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Foraging for pranzo

One of my favorite memories as a girl was foraging through the woods on Mt. Amiata with my dad’s family. Whether for mushrooms in fall, or herbs in spring, my nana and her sisters would later cook them as the filling for ravioli or a frittata.

Who knew foraging for something wild to eat could reap such fulfilling rewards? It’s the primal adventure of traipsing through the woods, a lush field, or the bases of olive trees and getting your hands and knees dirty in search of sustenance. It’s the pleasure of transforming those overlooked gems of nature into delectable omelettes, pasta sauces, salads, soups or desserts that’s so gratifying. Plus, the gathering of family and friends in celebration of the bounty under a canopy of trees on a hillside or in a park often yields lifelong memories. Generations of Italians uphold this tradition of foraging as an adventure, a hobby or just part of preparing any meal, in Italy and in America. Spring and fall are the perfect times of year to skip the supermarket and head outdoors for some fresh, wild ingredients.

foraging1Tuscan locals typically pride themselves on sneaking away in the early morning or late afternoon to scavenge alone for the perfect porcini, wild garlic, dandelion, wild radish, chickweed or stinging nettle. But my dad’s aunts, uncles and cousins often went together on a weekend, with children and dogs joining in on the hunt.

My dad would put on old shoes, strap on a canteen of water and a small satchel for our finds, pocket his Swiss Army knife for digging and cutting, and venture out, but only after he’d found the perfect sturdy, walking stick. The rest of us would join him, usually many paces behind his brisk pace, because he always wanted to be the first one to discover something. (Every year, he’d seek the largest porcini, carve his kids’ names on it, dry it, and later display it on a shelf, far more valuable to him as a memento than as a food source.) After a few hours, we’d all spill onto picnic blankets tables and feast on what we’d brought from home, too fearful to eat what we’d found until we checked with the experts back in town. The adults would drag out the homemade wine, and laugh and tell stories, making new memories without even knowing it.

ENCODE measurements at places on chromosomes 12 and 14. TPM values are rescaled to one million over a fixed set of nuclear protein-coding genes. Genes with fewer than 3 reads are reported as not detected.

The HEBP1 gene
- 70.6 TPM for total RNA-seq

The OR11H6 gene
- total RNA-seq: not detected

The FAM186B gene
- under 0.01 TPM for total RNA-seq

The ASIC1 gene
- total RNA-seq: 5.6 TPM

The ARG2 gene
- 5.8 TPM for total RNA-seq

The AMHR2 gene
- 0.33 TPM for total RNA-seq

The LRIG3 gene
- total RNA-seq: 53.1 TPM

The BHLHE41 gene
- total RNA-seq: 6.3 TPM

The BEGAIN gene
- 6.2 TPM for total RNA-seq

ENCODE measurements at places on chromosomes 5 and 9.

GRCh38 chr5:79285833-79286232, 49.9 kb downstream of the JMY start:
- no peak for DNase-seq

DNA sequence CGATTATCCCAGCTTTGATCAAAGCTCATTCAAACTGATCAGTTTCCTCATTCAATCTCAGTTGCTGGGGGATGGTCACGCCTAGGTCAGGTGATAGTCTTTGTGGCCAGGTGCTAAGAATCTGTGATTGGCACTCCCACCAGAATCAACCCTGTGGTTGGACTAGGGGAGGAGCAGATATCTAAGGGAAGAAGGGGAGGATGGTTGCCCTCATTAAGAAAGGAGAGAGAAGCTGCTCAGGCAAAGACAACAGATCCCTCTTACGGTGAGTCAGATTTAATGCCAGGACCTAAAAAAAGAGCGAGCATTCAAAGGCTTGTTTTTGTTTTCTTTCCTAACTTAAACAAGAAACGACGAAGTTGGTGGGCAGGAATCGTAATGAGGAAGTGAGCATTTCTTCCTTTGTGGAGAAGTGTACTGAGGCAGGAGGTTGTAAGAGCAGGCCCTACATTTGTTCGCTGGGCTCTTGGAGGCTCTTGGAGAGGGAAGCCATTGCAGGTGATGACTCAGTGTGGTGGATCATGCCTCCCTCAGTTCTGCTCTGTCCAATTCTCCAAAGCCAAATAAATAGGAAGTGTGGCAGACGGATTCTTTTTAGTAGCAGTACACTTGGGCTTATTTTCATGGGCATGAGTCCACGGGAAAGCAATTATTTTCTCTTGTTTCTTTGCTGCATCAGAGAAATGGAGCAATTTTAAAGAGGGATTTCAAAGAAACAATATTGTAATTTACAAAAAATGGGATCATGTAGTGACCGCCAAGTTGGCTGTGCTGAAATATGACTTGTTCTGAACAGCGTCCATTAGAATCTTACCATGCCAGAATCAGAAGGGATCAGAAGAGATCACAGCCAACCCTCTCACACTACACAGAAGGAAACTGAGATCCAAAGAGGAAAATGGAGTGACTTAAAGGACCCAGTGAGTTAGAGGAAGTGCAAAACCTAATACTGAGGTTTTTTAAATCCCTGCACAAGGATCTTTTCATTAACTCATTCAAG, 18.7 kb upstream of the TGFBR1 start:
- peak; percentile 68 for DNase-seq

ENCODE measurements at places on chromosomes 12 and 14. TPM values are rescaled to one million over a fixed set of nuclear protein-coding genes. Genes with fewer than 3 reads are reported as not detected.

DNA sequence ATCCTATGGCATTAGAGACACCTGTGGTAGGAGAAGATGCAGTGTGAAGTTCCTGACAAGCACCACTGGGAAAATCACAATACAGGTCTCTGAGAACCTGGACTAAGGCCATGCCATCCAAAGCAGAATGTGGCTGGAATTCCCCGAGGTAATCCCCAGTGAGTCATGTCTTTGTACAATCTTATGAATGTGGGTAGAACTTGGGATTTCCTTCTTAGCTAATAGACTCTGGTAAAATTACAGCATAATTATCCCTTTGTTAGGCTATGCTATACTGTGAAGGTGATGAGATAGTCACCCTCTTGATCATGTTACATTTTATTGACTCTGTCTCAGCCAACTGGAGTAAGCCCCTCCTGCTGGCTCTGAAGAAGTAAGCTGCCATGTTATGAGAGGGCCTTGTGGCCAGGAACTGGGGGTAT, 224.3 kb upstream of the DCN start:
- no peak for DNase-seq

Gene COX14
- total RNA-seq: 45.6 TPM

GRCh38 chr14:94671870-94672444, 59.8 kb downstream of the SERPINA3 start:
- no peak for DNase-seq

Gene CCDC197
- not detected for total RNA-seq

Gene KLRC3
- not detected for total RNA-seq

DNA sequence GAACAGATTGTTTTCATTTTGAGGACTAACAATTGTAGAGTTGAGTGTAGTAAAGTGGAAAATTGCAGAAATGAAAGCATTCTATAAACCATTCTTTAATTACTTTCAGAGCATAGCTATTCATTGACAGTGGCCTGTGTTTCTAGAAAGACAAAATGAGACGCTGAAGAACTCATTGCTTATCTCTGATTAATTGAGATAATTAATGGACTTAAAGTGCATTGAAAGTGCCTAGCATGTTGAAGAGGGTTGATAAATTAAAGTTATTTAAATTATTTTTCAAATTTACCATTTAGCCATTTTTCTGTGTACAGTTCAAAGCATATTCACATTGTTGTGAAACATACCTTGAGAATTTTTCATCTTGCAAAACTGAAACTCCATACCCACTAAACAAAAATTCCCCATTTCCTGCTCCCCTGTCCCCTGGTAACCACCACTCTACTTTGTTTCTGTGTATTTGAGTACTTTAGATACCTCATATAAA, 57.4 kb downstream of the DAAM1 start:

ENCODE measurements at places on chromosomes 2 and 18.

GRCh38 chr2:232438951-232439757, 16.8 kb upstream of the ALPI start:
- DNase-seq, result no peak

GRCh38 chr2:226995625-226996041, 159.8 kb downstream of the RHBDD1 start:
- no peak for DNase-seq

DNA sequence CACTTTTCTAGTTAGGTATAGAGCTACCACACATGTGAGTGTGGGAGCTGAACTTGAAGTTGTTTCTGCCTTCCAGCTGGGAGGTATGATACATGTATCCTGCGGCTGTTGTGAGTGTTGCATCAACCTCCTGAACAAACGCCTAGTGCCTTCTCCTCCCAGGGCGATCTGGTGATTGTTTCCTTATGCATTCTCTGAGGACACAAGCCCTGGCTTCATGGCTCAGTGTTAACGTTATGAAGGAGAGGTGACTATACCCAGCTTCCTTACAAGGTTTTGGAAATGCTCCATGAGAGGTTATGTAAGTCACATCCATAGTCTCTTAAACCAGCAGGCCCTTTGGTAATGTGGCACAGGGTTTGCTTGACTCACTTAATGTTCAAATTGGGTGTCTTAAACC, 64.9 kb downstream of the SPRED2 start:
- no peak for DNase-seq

In America, my mom and dad continued this tradition growing up with my brothers and me, exploring the woods in Allegany State Park, mostly for wild raspberries on an undiscovered path. Or even in my grandpa’s backyard, where he’d collect the dandelions from his yard and cook them down with oil and garlic, a delicious delicacy that we only appreciated later. The joy continues with our own children, born scavengers, whether in the fields and forests in the United States or back in Italy. Many Bostoniani can think of local chefs and restaurants in their ancestral hometowns, or else in the North End, where they serve up traditional, earthy just-found wild flavors in delicious dishes.

It’s springtime in Italy, which means that wild asparagus abounds, as common as blades of grass, and savory with butter and wild garlic. In the fall, keep an eye out for all those mushroom varieties. (In Tuscany, there are rules for hunting them, including size restrictions and obtaining a license. See www.regione.toscana.it for details.) For those who enjoy local foraging adventures, there are plenty throughout the Northeast. Check out www.wildfoodgirl.com and www.joshfecteau.com for monthly guides from March through November on foraging through the seasons. Take a look at www.emikodavies.com to learn more about the array of weeds, tips for foraging, and recipes for enjoying the bounty.

Grab your walking stick and enjoy the hunt!


About Gina Fava

Gina Fava is the author of two suspense novels set in Italy, The Race and The Sculptor. She freelances too, sharing stories she's gathered roaming Italy in search of her characters' favorite wines. Visit her website at GinaFava.com and connect via Facebook and Twitter.